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Risky Business Update: Our 2024 CMAs Change the Equation

Risky Business Update: Our 2024 CMAs Change the Equation
3 min 48 sec

In 2016, Callan published “Risky Business,” a paper that focused on the challenges faced by institutional investors in the low return environment they found themselves in. The paper received a lot of attention, including from The Wall Street Journal, largely due to the graphic illustrating what was required in terms of asset allocation to earn a 7.5% expected return over various time periods. Our analysis found that investors in 2015 needed to take on three times as much risk as they did 20 years before to earn the same return.

Given that attention and the interest in our work from the institutional investing community, we wanted to update our analysis again to reflect current conditions and to extend the comparison over a longer time period.

Our 2024 Capital Markets Assumptions once again rose from the prior year, particularly for fixed income. Our core U.S. fixed income assumption increased 100 basis points to 5.25% for the next 10 years on the back of higher starting yields. We increased our return expectations for public market equity segments by approximately 25 bps from a year earlier, centered around 7.5% for large cap U.S. equity. Returns for private market asset classes rose incrementally. Finally, we maintained our 10-year inflation assumption at 2.5%.

Risky Business 2024: Our Methodology

The impact of elevated interest rates and inflation on housing and the financial markets coupled with threats to the world economy from geopolitical strife leave institutional investors facing a challenging investing environment despite improved return expectations.

To find out how challenging, our experts examined what it would take for an investor to achieve a nominal 7% expected return over the next 10 years. Using our proprietary Capital Markets Assumptions, we found that investors in 2024 needed to take on 1.5x as much risk as they did 30 years ago, with an additional 33% of the portfolio in return-seeking assets.

Investor portfolios are now more complex than ever. Whereas in 1994 a portfolio made up of 85% bonds and 15% public equity was projected to return 7%, by 2024 an investor would need to include almost half of the portfolio in return-seeking assets (stocks and private markets) to achieve comparable return expectations. Today’s 7% portfolio is much more reasonable than it was just two years ago, though. In 2022 an investor was required to include 96% of the portfolio in return-seeking assets to earn a 7% expected return, while today over half of the portfolio can be in fixed income.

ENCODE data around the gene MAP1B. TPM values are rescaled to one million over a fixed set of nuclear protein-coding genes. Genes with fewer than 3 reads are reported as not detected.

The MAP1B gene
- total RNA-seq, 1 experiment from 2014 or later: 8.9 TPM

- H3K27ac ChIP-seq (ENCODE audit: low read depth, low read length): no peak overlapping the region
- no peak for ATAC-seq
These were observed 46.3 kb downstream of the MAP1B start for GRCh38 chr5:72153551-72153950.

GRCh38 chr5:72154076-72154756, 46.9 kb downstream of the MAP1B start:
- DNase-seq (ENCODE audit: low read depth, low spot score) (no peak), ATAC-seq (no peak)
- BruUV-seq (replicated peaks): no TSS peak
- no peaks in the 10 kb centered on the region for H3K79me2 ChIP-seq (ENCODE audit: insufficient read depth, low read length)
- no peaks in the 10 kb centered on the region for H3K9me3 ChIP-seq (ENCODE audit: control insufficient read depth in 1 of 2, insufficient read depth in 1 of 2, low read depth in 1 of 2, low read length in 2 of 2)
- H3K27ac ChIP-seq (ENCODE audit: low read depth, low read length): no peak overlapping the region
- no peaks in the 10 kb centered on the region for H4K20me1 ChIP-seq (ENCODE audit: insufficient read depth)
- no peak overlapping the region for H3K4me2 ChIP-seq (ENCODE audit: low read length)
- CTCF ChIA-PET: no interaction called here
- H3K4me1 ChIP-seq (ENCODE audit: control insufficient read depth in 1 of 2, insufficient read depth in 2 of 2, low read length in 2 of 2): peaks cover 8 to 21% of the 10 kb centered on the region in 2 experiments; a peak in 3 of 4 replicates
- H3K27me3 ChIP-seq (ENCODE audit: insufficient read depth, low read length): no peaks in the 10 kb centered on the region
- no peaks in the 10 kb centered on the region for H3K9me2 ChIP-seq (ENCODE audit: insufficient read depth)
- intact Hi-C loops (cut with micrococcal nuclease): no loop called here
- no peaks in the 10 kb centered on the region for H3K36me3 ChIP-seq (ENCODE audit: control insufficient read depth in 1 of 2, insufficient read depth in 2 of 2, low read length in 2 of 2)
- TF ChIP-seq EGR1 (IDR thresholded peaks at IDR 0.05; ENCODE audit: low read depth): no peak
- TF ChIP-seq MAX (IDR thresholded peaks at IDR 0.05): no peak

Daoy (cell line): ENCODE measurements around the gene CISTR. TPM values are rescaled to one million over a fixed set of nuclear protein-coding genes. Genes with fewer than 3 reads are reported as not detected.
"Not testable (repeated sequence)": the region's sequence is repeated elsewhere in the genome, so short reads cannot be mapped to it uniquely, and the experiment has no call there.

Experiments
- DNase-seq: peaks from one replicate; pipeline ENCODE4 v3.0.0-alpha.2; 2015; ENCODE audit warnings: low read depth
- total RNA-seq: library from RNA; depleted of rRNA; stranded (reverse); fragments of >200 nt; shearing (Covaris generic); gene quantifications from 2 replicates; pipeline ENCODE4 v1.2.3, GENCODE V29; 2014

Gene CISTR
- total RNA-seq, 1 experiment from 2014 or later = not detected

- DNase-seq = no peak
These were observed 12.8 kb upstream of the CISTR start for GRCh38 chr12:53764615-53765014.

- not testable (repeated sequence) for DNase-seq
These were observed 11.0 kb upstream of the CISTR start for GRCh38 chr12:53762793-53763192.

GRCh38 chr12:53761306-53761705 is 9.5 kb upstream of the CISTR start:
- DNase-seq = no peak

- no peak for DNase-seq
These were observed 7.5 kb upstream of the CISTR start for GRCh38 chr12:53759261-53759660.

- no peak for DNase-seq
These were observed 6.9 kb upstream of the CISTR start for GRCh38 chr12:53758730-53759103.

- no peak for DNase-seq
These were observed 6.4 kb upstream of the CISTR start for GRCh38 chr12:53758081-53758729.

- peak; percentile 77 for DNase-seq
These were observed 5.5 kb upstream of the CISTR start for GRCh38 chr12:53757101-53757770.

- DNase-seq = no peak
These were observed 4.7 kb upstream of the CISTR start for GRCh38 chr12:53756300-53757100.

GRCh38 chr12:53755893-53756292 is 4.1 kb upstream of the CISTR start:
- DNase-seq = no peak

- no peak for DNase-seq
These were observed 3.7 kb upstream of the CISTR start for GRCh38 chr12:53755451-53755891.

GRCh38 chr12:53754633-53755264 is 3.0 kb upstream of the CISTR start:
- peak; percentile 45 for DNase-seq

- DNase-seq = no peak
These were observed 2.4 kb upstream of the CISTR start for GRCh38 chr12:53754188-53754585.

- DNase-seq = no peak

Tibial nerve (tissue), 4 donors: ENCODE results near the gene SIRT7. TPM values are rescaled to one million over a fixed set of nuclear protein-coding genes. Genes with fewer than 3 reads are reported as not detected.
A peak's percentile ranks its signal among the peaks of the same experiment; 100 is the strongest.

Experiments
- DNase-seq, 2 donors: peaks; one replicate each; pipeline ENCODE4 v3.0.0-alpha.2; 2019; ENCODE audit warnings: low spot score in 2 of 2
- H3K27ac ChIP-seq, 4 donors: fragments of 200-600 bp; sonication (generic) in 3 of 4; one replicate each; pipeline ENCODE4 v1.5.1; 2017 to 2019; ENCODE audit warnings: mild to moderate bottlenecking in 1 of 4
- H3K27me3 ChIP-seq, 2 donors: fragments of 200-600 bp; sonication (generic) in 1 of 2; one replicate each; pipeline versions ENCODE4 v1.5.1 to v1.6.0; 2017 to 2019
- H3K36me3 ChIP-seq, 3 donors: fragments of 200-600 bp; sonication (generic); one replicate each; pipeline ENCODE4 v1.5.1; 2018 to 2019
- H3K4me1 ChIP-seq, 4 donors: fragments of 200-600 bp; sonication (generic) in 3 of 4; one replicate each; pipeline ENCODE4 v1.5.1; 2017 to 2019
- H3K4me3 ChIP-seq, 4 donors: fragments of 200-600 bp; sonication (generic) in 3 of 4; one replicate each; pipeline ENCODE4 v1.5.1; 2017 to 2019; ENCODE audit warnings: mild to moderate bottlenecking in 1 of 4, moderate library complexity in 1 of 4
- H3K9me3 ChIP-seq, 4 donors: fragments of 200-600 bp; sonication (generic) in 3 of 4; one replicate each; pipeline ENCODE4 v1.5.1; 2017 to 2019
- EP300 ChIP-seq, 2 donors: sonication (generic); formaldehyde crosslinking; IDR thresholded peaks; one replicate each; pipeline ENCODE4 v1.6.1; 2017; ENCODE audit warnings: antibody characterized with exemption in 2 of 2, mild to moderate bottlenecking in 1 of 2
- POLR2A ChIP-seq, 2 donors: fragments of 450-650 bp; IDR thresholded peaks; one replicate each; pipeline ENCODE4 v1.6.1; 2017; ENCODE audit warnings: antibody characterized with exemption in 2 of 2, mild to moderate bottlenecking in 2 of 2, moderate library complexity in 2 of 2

risky business 2024

To be sure, the early ‘90s were a different time, with not only higher fixed income yields but also higher inflation. Therefore, we examined what it would take to earn a 5% real return given our prevailing inflation expectations at the time. The graphic below shows that the pattern of increasing complexity over time remains similar over the 30-year period. Today investors need to take on roughly 20% greater volatility than they did 30 years ago to earn a 5% real expected return despite a 125 basis point decline in inflation.

While investors are cautiously optimistic that inflation is coming under control and a recession will be averted, uncertainty surrounding what lies ahead and the impact on portfolios is always on the minds of investors. Whether assessed in a nominal or real framework, our conclusions from our 2016 study remain unchanged: Investors require more complex and risky portfolios to meet their return targets than they did 30 years ago.

While 2024 marks a significant improvement over just two years ago in terms of the risk required to earn a specific return target, clients must continue to assess whether their portfolio’s risk and complexity is appropriate based on their specific circumstances.


The Callan Institute (the “Institute”) is, and will be, the sole owner and copyright holder of all material prepared or developed by the Institute. No party has the right to reproduce, revise, resell, disseminate externally, disseminate to any affiliate firms, or post on internal websites any part of any material prepared or developed by the Institute, without the Institute’s permission. Institute clients only have the right to utilize such material internally in their business.

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